Currently, there are no AODA education standards. However, two AODA standards development committees have drafted recommendations of guidelines that AODA education standards should include. One committee has recommended guidelines for the kindergarten to grade twelve (K-12) education system. In contrast, the other committee has recommended guidelines for the university and college education system. In this article, we outline the Postsecondary Committee’s recommended accessibility training for college and university student health centre staff.
The committee’s mandate from the Ontario government requires recommendations focused on publicly-funded colleges and universities. However, students and educators with disabilities also face barriers in other education settings, including:
- Privately-funded colleges and universities
- Transitional job training programs
Therefore, all these settings should comply with the forthcoming postsecondary education standards.
Accessibility Training for College and University Student health centre staff
In addition to accessibility training recommended for all college and university employees, the Committee recommends specific training for staff working in student health services. These staff include any third-party healthcare providers working in student health services under contracts. All these health centre staff should receive training about connections between disability and mental health awareness. Moreover, staff should learn about the barriers students with disabilities face when they access healthcare, including:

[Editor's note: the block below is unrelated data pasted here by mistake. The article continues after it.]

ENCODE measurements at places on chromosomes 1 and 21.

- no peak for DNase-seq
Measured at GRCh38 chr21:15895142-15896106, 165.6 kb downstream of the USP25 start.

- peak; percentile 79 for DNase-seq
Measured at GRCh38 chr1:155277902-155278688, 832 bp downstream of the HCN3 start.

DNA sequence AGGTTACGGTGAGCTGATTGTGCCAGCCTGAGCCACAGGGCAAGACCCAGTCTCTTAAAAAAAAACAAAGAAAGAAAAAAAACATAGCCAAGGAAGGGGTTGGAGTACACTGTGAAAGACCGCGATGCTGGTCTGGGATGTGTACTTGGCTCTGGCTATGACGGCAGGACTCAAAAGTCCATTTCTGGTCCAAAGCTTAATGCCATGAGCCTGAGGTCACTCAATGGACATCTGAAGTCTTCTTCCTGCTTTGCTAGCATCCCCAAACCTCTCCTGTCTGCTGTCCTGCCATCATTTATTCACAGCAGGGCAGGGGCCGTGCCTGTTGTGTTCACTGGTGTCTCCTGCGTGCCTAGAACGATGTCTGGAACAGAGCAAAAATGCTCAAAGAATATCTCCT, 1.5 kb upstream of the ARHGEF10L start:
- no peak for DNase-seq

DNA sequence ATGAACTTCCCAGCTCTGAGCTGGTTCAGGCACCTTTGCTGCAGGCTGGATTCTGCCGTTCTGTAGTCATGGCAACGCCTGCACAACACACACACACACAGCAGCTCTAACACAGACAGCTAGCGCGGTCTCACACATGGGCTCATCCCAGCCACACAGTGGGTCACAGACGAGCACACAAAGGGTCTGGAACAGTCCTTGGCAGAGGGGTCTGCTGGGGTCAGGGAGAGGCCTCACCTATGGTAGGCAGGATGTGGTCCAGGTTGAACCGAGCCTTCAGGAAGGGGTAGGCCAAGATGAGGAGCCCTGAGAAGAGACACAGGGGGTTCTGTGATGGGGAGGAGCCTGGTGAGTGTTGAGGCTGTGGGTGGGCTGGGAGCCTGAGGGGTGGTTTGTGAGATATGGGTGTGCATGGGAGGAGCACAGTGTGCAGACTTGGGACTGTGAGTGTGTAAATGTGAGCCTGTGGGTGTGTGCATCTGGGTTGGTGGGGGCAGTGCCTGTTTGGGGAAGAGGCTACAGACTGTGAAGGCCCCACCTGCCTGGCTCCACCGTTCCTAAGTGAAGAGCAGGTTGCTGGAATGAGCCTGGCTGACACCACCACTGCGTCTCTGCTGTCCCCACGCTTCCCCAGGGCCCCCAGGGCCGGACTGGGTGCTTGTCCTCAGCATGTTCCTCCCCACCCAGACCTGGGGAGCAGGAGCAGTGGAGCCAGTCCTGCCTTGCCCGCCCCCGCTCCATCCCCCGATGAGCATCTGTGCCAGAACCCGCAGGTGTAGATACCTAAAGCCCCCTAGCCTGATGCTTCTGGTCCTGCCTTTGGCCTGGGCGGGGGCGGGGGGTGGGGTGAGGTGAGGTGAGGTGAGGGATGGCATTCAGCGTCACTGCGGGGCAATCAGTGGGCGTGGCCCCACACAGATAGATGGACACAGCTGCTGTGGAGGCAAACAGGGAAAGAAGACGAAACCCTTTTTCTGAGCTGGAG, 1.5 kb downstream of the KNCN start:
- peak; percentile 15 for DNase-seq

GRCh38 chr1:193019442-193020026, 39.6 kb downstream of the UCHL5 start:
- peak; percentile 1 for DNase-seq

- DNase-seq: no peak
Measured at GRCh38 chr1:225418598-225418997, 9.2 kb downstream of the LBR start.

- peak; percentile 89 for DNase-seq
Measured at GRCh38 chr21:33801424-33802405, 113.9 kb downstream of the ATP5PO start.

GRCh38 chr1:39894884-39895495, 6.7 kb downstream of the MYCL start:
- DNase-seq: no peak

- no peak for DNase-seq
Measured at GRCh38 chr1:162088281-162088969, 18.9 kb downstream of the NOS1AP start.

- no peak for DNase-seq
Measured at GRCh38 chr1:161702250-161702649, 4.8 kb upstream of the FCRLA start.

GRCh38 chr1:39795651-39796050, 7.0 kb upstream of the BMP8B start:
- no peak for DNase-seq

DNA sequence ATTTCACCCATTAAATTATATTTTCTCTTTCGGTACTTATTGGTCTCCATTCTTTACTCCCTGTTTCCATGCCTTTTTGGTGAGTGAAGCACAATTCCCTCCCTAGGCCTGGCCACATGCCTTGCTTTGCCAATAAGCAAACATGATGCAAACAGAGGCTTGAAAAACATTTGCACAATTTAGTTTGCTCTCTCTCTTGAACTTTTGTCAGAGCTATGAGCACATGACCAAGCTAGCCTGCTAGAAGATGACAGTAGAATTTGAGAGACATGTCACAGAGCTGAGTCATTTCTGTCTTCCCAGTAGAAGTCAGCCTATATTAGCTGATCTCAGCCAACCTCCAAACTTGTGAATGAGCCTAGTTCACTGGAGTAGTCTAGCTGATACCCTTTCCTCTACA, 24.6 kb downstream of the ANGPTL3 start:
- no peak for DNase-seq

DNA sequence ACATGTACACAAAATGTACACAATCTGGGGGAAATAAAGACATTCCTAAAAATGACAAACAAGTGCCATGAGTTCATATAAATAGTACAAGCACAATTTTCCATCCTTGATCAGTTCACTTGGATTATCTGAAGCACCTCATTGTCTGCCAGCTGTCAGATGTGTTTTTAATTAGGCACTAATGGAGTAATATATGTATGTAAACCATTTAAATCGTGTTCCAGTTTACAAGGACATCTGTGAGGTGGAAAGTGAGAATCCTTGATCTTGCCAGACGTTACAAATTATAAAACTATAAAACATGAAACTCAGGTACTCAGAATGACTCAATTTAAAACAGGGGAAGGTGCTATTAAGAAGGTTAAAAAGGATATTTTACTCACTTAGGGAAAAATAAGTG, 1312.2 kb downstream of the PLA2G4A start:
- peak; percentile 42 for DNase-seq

- Physical barriers
- Information and communication barriers
- Technology barriers
- Organizational barriers
- Attitudinal barriers
For example, staff might learn about healthcare barriers as documented in the Third Review of the AODA.
Furthermore, if the government enacts healthcare standards under the AODA, staff should receive training on the requirements of those standards. Alternatively, those standards may mandate more training topics for healthcare providers, including staff at college and university student health centres.
Finally, this training must be anti-oppressive and intersectional. For example, training should alert student health centre staff that many people with disabilities also have other intersecting identities protected from discrimination under the Ontario Human Rights Code.
Student health centre staff must renew this training every three (3) years.